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Tara Miele’s film "Wander Darkly" starts with the extremely banal and ordinary. Adrienne (Sienna Miller) and Matteo (Diego Luna) have a newborn baby. They're exhausted. They're not connecting. Adrienne reminds Matteo that it's "date night." He'd forgotten. She's irritated with him for this. They meet up with friends for drinks. Adrienne talks to a male coworker and she's just a little bit too excited about this for Matteo's taste. He gets jealous. He sulks. The couple bicker on the car ride home. It's hard to tell what it is holding these two together. If it's just the baby, then there's definitely trouble ahead. Everything changes for the couple and for the film, when Matteo, turned to look at Adrienne as he drives, careens into the path of oncoming traffic.
The rest of this beautiful film is the opposite of banal, and, in fact, the sheer ordinary-ness of the opening sequence serves to underline the universal truths "Wander Darkly" explores. After the flash of blinding light fills their windscreen, Adrienne wakes up in the hospital. Or, rather, she wakes up, and finds herself standing by her own bedside, looking down at her battered and bloodied body. Fragments of language come to her, as if in a dream. She hears herself pronounced dead. She sees her parents wailing in the waiting room when they get the news. Adrienne chases her own gurney down darkened hallways. There's been a horrible mistake. She just had a baby. She can't be dead. She looks on, in horror, when she sees her mother (the always-excellent Beth Grant) taking care of the child she had with Matteo. What happened to Matteo? Why isn't Matteo caring for the child? Did Matteo abandon ship? Matteo eventually appears in whatever alternate-reality state she is in, and urges her to calm down, to remind herself of their story together as a couple.
The set-up of "Wander Darkly" may call to mind "Ghost," at points, although some of its more unnerving effects are reminiscent of "The Sixth Sense." But "Eternal Sunshine of the Spotless Mind" is a potent connection, particularly in the presentation of memory as a fluctuating and living entity: memory is not "back there," memory is "now." But memories are also unreliable, and Adrienne remember things differently. Matteo and Adrienne wander in and out of their memories, and they re-enact the memories, while simultaneously discussing them. It's such a poignant approach. It mirrors how the brain works, and how memories operate: time collapses, there's no object permanence, memories overtake the senses, locations collapse. Adrienne moves from one memory into the next, quite literally, walking through a doorway in her home and finding herself in another location altogether. Different worlds and times encroach on the current moment: at one point, Adrienne stands in Matteo's woodworking garage, thinking back to their trip to visit his family in Mexico. She looks down at the cement floor, and sees ocean waves lapping against her feet. This is all done with practical effects, and barely any CGI-flashery. Similar to "Eternal Sunshine," this gives the often-unreal story a sense of tactile reality.
"Wander Darkly" is not some misty-eyed golden-hued stroll down memory lane. The title of the film is eloquent. Darkness threatens every moment. Adrienne has the distinct impression of being stalked, hunted, by a dark hooded figure, presumably Death itself. There are sequences when everyday reality seems to have been re-asserted, and Matteo and Adrienne are both back on the same plane of existence. But spooky glimpses of another world, of banal objects acting strangely—the digital clock in the car—threaten to derail Adrienne's complacency that the nightmare is behind her.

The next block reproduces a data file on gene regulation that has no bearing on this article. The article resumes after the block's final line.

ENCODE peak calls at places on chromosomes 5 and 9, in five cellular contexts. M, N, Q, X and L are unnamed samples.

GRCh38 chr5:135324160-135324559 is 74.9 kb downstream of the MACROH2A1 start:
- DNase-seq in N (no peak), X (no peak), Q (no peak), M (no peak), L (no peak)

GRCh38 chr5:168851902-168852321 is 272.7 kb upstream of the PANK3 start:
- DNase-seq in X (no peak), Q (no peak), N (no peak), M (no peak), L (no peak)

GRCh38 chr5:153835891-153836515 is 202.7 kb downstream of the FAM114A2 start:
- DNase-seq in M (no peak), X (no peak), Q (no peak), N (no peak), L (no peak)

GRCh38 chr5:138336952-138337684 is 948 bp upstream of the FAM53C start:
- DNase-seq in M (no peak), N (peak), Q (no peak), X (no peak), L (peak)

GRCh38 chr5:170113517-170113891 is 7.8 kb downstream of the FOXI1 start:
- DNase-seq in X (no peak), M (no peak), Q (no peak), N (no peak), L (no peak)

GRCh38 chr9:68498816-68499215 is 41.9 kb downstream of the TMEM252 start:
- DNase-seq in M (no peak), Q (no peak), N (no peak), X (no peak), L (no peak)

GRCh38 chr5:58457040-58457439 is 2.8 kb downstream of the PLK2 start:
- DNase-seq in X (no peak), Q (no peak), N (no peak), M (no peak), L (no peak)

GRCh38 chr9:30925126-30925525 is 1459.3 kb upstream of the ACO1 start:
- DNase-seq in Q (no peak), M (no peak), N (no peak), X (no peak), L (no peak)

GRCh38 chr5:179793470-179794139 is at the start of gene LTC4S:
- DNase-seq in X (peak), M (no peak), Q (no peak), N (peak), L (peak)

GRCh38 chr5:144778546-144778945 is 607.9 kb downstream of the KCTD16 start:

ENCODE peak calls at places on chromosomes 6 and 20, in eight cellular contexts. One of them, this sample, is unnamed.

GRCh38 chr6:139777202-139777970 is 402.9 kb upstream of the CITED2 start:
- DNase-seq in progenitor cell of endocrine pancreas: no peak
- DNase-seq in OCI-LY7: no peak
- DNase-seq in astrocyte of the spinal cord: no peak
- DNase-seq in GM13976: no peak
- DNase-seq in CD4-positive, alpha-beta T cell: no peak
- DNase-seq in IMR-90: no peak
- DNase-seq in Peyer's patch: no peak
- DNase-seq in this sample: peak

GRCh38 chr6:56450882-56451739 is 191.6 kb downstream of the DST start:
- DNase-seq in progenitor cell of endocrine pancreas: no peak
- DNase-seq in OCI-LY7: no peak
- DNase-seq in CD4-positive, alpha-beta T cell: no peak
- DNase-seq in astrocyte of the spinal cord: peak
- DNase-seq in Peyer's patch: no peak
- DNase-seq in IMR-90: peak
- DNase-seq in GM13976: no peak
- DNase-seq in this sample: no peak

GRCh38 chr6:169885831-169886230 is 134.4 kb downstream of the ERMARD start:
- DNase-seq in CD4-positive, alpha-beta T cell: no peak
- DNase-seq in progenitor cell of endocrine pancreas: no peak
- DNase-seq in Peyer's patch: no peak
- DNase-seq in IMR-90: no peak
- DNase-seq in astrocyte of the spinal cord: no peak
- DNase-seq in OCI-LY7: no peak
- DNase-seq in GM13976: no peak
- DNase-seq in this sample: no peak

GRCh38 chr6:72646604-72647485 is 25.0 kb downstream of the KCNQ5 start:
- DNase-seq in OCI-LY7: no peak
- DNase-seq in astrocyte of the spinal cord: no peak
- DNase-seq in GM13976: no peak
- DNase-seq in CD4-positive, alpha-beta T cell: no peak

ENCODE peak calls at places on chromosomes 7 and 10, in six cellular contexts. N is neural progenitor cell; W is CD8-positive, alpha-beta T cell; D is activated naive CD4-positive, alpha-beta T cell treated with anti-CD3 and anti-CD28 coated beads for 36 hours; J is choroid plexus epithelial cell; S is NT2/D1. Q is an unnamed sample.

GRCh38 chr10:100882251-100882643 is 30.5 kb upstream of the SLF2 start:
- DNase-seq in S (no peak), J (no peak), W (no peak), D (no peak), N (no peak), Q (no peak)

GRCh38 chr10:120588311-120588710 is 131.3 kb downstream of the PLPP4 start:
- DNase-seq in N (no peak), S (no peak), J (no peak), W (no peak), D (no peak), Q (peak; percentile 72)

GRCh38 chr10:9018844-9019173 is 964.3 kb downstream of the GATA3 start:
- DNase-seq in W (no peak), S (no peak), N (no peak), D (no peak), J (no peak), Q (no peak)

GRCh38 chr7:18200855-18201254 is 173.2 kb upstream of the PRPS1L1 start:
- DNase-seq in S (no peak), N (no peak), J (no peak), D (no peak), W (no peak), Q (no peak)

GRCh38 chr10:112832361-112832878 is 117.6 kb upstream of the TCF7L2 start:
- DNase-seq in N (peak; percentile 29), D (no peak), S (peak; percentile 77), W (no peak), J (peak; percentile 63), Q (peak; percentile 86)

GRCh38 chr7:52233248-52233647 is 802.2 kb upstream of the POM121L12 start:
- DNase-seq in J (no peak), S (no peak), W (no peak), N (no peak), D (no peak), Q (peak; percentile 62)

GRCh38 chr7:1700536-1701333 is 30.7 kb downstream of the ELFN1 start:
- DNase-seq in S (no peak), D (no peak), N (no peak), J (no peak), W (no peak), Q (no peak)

An interesting thing happens as "Wander Darkly" progresses, and this speaks well to Miele's script, as well as Miller's and Luna's impassioned realistic performances. The opening scene showed a frazzled couple bickering about boring things. As the two re-inhabit their memories, basically re-building their shared past, both characters slowly take on three-dimensionality, shading in a piece here, a fragment there. By the end, you understand what holds the couple together. You feel the love they have for one another. You feel what they have been through. The first scene, then, is not just a prosaic set-up for all that follows, but a presentation of how tragic it would be to be ripped from this life in the middle of a banal argument! How much would you want to take that back!
This is the human condition and none of us can escape it. This has never been captured better than in Emily's monologue at the end of Thornton Wilder's Our Town. Emily, who died in childbirth, is allowed to re-live just one day of her life, but quickly begs to return to her grave because "It goes so fast. We don’t have time to look at one another." When Emily says good-bye to life, it strikes me that the things she mentions are not huge and glorious things, or abstract concepts, but the mundane things, everyday objects, the banal:
Wait! One more look. Good-bye, Good-bye world. Good-bye, Grover’s Corners ... Good-bye to clocks ticking ... and Mama’s sunflowers. And food and coffee. And new ironed dresses and hot baths ... and sleeping and waking up. Oh, earth, you are too wonderful for anybody to realize you. Do any human beings ever realize life while they live it—every, every minute?
"Wander Darkly" is not perfect—the memory of Matteo's brief infidelity unfurls like the half-baked movie cliche that it is—but at its very best it captures Emily's mournful and loving good-bye to life, as well as her urgent reminder to try, try to "realize life" while we live it.
Now available in select theaters and on demand.